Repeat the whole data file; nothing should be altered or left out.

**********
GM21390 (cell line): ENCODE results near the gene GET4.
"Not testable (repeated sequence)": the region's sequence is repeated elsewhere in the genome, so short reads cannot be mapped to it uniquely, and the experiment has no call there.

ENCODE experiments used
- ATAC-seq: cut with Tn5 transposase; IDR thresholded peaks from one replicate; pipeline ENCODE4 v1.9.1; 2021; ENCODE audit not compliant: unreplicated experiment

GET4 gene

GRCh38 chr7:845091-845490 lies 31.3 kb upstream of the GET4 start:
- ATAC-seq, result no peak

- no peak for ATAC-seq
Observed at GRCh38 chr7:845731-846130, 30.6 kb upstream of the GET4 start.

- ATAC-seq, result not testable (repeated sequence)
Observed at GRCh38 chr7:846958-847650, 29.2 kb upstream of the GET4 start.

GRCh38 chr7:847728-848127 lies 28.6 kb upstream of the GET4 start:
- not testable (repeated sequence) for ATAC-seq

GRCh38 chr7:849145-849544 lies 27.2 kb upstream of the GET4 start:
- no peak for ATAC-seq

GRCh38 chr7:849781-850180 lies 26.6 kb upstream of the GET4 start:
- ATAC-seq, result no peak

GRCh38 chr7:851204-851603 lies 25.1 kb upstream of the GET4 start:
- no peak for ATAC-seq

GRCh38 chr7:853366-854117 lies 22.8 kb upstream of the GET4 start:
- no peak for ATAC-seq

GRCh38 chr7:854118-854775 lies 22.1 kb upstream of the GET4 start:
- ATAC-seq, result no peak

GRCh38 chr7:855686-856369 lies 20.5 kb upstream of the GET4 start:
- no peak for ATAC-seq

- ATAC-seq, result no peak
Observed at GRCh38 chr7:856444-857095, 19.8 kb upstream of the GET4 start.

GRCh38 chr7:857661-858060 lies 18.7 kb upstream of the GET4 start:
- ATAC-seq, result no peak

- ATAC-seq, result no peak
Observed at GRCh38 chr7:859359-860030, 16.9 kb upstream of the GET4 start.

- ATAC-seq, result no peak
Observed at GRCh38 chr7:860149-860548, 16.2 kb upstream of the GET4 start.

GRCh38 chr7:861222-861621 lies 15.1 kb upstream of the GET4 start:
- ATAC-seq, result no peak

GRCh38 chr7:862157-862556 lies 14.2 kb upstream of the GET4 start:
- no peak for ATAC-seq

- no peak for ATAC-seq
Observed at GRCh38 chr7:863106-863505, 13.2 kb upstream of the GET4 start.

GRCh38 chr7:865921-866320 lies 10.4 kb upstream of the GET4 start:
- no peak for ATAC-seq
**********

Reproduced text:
GM21390 (cell line): ENCODE results near the gene GET4.
"Not testable (repeated sequence)": the region's sequence is repeated elsewhere in the genome, so short reads cannot be mapped to it uniquely, and the experiment has no call there.

ENCODE experiments used
- ATAC-seq: cut with Tn5 transposase; IDR thresholded peaks from one replicate; pipeline ENCODE4 v1.9.1; 2021; ENCODE audit not compliant: unreplicated experiment

GET4 gene

GRCh38 chr7:845091-845490 lies 31.3 kb upstream of the GET4 start:
- ATAC-seq, result no peak

- no peak for ATAC-seq
Observed at GRCh38 chr7:845731-846130, 30.6 kb upstream of the GET4 start.

- ATAC-seq, result not testable (repeated sequence)
Observed at GRCh38 chr7:846958-847650, 29.2 kb upstream of the GET4 start.

GRCh38 chr7:847728-848127 lies 28.6 kb upstream of the GET4 start:
- not testable (repeated sequence) for ATAC-seq

GRCh38 chr7:849145-849544 lies 27.2 kb upstream of the GET4 start:
- no peak for ATAC-seq

GRCh38 chr7:849781-850180 lies 26.6 kb upstream of the GET4 start:
- ATAC-seq, result no peak

GRCh38 chr7:851204-851603 lies 25.1 kb upstream of the GET4 start:
- no peak for ATAC-seq

GRCh38 chr7:853366-854117 lies 22.8 kb upstream of the GET4 start:
- no peak for ATAC-seq

GRCh38 chr7:854118-854775 lies 22.1 kb upstream of the GET4 start:
- ATAC-seq, result no peak

GRCh38 chr7:855686-856369 lies 20.5 kb upstream of the GET4 start:
- no peak for ATAC-seq

- ATAC-seq, result no peak
Observed at GRCh38 chr7:856444-857095, 19.8 kb upstream of the GET4 start.

GRCh38 chr7:857661-858060 lies 18.7 kb upstream of the GET4 start:
- ATAC-seq, result no peak

- ATAC-seq, result no peak
Observed at GRCh38 chr7:859359-860030, 16.9 kb upstream of the GET4 start.

- ATAC-seq, result no peak
Observed at GRCh38 chr7:860149-860548, 16.2 kb upstream of the GET4 start.

GRCh38 chr7:861222-861621 lies 15.1 kb upstream of the GET4 start:
- ATAC-seq, result no peak

GRCh38 chr7:862157-862556 lies 14.2 kb upstream of the GET4 start:
- no peak for ATAC-seq

- no peak for ATAC-seq
Observed at GRCh38 chr7:863106-863505, 13.2 kb upstream of the GET4 start.

GRCh38 chr7:865921-866320 lies 10.4 kb upstream of the GET4 start:
- no peak for ATAC-seq